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Chapter 19 dental 1 review
Terms in this set (14)
a place where pathogens/microorgansms normally live and reproduce
disease causing organisms
refers to organic materials such as blood and saliva
Symptoms are often quite severe and usually appear soon after the initial infection occurs.
Those in which the microorganism is present for a long period; some may persist for life. ex. Hep C, or HIV
A persistent infection in which the symptoms come and go. Cold sores (oral herpes simplex) and genital herpes are latent viral infections.
Caused by normally nonpathogenic organisms and occur in individuals whose resistance is decreased or compromised.
By coming into direct contact with the infectious lesion or infected body fluids (e.g., blood, saliva, semen, vaginal secretions).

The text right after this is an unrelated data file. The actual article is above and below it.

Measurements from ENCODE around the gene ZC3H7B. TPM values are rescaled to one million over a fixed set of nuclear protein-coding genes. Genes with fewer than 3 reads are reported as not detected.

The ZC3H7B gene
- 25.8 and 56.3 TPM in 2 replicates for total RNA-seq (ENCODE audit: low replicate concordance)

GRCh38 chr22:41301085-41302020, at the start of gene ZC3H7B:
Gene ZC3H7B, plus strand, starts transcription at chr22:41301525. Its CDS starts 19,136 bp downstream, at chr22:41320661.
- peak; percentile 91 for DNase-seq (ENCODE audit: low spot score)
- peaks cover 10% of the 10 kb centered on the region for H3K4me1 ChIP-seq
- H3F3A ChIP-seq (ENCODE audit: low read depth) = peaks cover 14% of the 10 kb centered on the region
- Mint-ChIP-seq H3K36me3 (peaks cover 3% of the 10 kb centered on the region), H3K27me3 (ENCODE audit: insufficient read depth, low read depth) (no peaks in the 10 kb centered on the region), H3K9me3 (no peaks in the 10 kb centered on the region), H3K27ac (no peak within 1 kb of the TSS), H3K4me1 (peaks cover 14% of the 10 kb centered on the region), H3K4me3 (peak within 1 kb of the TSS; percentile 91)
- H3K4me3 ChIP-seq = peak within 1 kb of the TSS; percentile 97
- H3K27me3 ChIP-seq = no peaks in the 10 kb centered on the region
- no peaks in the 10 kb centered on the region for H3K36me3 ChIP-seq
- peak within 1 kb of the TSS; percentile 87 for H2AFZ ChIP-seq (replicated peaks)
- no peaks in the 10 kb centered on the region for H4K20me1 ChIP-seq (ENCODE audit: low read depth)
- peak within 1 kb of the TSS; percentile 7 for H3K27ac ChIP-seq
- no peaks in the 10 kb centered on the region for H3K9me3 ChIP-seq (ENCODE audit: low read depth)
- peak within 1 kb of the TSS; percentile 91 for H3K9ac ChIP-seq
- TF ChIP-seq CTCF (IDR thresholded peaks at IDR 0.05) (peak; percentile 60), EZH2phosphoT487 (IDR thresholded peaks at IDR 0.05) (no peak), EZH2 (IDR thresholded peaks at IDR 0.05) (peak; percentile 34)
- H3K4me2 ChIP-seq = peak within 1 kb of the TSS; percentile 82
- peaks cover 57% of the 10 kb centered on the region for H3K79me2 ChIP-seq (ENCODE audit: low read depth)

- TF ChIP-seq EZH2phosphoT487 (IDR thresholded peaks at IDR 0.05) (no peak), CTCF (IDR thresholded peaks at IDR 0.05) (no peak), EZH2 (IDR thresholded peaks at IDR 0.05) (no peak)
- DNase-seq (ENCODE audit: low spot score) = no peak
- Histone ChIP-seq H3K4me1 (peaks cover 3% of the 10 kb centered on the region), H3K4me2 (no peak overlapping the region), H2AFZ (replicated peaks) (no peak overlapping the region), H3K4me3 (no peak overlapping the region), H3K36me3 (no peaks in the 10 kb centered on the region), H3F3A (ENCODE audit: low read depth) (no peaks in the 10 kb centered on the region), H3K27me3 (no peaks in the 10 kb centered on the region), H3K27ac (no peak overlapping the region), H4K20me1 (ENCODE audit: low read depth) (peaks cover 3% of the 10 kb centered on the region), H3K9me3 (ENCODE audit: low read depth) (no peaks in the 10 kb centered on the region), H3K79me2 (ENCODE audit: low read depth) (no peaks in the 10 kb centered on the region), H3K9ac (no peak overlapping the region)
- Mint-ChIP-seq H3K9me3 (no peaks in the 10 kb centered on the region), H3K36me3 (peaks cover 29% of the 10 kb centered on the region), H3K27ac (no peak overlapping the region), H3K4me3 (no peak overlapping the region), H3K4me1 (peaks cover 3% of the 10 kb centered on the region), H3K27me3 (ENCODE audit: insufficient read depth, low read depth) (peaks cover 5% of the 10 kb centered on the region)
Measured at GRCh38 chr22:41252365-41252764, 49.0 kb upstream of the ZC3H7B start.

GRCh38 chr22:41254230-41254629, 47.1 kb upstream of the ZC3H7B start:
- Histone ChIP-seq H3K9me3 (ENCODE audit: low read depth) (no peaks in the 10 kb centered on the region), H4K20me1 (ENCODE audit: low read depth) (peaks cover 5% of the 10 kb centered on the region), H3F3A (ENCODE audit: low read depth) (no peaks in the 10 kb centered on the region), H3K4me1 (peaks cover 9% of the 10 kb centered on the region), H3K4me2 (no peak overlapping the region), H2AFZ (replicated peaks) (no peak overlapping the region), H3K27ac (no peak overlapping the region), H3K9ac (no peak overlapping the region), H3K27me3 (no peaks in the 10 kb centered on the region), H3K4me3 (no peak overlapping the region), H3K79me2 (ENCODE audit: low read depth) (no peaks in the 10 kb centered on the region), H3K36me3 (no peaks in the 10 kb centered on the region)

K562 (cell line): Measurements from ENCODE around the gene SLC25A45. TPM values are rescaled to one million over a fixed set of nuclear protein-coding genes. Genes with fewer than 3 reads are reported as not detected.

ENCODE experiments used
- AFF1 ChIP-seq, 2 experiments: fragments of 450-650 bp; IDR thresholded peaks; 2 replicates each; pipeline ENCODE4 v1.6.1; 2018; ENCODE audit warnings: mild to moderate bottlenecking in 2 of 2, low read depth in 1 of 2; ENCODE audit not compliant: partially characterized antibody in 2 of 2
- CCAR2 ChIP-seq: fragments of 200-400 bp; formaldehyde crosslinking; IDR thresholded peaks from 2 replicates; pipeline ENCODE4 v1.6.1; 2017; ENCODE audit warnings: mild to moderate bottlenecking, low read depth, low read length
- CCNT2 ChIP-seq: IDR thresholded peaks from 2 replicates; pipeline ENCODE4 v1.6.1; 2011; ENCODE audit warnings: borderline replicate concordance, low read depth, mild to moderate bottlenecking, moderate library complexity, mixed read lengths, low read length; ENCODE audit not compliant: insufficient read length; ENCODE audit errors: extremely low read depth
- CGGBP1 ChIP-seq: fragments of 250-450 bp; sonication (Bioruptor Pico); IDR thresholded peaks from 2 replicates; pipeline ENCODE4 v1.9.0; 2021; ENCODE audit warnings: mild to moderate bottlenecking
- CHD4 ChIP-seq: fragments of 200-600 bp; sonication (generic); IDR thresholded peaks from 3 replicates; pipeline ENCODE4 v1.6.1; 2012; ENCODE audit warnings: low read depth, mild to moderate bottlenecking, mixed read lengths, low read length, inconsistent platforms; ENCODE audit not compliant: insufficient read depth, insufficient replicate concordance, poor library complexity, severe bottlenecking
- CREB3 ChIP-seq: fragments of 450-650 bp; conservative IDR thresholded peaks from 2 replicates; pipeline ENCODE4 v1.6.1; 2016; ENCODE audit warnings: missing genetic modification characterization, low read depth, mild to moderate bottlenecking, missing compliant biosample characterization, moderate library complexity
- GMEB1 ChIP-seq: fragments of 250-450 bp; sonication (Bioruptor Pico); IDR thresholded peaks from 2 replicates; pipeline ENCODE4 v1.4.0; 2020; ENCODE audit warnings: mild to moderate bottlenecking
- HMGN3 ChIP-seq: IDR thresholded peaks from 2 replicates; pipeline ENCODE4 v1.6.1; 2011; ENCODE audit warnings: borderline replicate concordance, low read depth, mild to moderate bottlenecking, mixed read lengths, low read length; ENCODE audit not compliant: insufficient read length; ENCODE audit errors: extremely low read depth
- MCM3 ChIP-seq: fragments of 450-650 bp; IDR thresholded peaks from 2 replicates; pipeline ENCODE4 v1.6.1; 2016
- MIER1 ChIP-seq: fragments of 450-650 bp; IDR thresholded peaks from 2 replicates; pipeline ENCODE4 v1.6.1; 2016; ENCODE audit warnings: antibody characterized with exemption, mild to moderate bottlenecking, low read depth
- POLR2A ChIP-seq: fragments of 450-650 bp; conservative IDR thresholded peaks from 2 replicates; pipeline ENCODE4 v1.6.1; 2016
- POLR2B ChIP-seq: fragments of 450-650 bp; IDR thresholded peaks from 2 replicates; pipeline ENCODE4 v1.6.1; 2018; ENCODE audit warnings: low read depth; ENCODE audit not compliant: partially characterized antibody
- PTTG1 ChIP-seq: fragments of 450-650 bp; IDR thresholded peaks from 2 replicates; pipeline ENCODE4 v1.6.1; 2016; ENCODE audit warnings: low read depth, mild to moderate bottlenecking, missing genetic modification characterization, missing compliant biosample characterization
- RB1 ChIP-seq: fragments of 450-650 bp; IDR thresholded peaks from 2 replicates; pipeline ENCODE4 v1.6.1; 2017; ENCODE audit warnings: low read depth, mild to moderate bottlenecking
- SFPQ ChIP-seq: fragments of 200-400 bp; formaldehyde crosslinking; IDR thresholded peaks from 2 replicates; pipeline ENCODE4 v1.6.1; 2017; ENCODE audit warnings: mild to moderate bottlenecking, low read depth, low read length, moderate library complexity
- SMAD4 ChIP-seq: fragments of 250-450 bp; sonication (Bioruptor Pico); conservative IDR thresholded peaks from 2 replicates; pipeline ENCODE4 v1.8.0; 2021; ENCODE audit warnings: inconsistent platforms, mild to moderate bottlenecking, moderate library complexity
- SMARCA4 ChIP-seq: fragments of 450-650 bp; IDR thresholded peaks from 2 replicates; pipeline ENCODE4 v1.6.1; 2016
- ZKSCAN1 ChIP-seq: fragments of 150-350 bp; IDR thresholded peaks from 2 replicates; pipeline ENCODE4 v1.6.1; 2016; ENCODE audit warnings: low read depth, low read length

Transfer of organisms to a susceptible person can occur by, for example, handling contaminated instruments or touching contaminated surfaces and then touching the face, eyes, or mouth.
Diseases can be transmitted during a dental procedure by splashing the mucosa (mouth or eyes) or nonintact skin with blood or blood-contaminated saliva.
splash or spatter
means "through the skin"
occurs through direct or indirect contact with blood and other body fluids.
occurs by contaminated food that has not been cooked or refrigerated properly or water that has been contaminated with human or animal fecal material.
food and water transmission
Many pathogens are present in fecal matter. If proper sanitation procedures, such as hand washing after use of the toilet, are not followed, these pathogens may be transmitted by touching another person or by contact with surfaces or food.
fecal oral transmission
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